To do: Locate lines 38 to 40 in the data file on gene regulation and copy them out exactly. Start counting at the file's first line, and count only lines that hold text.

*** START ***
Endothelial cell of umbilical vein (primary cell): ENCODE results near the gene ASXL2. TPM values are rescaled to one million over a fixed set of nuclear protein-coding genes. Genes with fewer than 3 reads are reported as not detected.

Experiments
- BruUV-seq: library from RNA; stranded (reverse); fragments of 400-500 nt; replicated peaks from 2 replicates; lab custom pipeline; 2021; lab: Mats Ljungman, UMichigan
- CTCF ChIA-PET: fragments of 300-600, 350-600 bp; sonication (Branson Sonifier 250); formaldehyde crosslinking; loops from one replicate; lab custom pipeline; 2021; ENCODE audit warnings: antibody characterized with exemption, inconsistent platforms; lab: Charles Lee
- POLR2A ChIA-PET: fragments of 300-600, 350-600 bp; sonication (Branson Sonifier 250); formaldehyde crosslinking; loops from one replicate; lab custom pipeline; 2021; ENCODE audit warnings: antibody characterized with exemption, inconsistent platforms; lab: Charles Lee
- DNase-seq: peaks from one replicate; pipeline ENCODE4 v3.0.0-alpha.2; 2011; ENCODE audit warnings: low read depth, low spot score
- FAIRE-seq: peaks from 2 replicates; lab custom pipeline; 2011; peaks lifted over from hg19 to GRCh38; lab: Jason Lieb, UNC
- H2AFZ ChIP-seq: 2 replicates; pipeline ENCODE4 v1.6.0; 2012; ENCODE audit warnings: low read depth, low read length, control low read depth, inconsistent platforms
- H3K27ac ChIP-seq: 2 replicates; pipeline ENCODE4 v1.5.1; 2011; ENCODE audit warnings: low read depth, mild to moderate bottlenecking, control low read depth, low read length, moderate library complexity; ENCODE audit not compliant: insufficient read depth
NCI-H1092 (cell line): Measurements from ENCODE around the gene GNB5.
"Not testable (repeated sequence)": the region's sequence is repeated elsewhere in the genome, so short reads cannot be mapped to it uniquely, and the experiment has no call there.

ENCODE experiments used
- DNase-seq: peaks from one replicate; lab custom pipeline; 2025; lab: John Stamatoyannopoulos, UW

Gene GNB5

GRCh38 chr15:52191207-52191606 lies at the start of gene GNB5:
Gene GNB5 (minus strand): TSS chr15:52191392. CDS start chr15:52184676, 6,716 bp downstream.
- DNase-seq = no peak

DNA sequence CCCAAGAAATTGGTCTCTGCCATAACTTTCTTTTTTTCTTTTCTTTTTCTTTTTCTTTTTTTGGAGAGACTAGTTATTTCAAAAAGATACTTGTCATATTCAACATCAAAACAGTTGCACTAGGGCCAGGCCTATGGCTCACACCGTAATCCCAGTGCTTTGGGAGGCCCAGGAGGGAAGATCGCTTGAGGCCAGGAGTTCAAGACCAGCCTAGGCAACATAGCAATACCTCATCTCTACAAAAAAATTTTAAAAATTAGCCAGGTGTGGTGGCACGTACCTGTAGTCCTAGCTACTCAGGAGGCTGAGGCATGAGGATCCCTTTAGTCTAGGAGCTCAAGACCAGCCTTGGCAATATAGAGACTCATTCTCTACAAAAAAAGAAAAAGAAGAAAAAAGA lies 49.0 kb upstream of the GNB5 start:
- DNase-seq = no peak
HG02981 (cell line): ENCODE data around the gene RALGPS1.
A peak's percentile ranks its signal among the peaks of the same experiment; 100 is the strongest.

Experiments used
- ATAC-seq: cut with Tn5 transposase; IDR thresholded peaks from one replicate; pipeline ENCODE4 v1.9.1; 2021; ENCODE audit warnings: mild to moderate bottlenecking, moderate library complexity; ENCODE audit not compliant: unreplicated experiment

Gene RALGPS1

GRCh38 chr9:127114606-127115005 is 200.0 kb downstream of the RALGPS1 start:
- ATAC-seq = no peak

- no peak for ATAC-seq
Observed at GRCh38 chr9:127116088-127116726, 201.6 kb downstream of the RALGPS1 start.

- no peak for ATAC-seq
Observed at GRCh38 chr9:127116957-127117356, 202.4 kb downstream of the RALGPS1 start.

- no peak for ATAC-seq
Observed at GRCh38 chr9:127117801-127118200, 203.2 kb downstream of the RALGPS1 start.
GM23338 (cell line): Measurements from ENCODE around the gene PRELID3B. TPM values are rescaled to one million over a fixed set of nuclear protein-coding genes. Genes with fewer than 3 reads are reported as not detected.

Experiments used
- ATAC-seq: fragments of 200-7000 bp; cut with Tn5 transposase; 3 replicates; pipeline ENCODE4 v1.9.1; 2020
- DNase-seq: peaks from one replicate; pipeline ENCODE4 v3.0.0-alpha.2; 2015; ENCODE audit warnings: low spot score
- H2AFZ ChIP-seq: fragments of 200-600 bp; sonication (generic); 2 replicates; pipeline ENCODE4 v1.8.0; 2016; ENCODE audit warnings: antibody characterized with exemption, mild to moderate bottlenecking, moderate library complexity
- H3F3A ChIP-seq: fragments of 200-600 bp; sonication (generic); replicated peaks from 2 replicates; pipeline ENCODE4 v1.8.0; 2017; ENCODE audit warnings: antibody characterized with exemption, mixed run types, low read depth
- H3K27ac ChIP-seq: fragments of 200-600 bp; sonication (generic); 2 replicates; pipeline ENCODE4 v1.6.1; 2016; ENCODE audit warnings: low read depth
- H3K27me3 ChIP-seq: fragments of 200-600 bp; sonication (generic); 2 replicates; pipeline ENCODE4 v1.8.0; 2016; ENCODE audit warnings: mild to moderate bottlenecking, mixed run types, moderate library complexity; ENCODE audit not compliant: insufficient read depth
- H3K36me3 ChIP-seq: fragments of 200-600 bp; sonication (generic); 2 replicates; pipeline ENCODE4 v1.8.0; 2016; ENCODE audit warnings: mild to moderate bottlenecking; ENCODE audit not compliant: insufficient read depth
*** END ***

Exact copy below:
- H3F3A ChIP-seq: fragments of 200-600 bp; sonication (generic); replicated peaks from 2 replicates; pipeline ENCODE4 v1.8.0; 2017; ENCODE audit warnings: antibody characterized with exemption, mixed run types, low read depth
- H3K27ac ChIP-seq: fragments of 200-600 bp; sonication (generic); 2 replicates; pipeline ENCODE4 v1.6.1; 2016; ENCODE audit warnings: low read depth
- H3K27me3 ChIP-seq: fragments of 200-600 bp; sonication (generic); 2 replicates; pipeline ENCODE4 v1.8.0; 2016; ENCODE audit warnings: mild to moderate bottlenecking, mixed run types, moderate library complexity; ENCODE audit not compliant: insufficient read depth